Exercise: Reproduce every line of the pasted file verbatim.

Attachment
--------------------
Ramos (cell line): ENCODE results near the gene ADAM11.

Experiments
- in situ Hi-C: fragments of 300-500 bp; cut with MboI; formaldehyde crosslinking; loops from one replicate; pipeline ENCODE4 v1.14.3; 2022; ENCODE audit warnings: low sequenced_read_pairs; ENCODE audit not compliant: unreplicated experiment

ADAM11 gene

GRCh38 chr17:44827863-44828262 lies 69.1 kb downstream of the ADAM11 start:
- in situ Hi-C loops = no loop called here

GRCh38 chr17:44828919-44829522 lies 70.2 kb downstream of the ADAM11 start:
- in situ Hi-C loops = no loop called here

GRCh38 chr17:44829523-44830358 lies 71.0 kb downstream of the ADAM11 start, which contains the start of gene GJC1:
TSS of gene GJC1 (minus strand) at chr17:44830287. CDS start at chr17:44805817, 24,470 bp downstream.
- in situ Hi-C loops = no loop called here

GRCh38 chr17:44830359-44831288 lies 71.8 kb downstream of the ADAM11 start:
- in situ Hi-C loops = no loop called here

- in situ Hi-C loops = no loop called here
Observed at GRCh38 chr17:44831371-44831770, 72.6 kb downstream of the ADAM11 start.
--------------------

Ramos (cell line): ENCODE results near the gene ADAM11.

Experiments
- in situ Hi-C: fragments of 300-500 bp; cut with MboI; formaldehyde crosslinking; loops from one replicate; pipeline ENCODE4 v1.14.3; 2022; ENCODE audit warnings: low sequenced_read_pairs; ENCODE audit not compliant: unreplicated experiment

ADAM11 gene

GRCh38 chr17:44827863-44828262 lies 69.1 kb downstream of the ADAM11 start:
- in situ Hi-C loops = no loop called here

GRCh38 chr17:44828919-44829522 lies 70.2 kb downstream of the ADAM11 start:
- in situ Hi-C loops = no loop called here

GRCh38 chr17:44829523-44830358 lies 71.0 kb downstream of the ADAM11 start, which contains the start of gene GJC1:
TSS of gene GJC1 (minus strand) at chr17:44830287. CDS start at chr17:44805817, 24,470 bp downstream.
- in situ Hi-C loops = no loop called here

GRCh38 chr17:44830359-44831288 lies 71.8 kb downstream of the ADAM11 start:
- in situ Hi-C loops = no loop called here

- in situ Hi-C loops = no loop called here
Observed at GRCh38 chr17:44831371-44831770, 72.6 kb downstream of the ADAM11 start.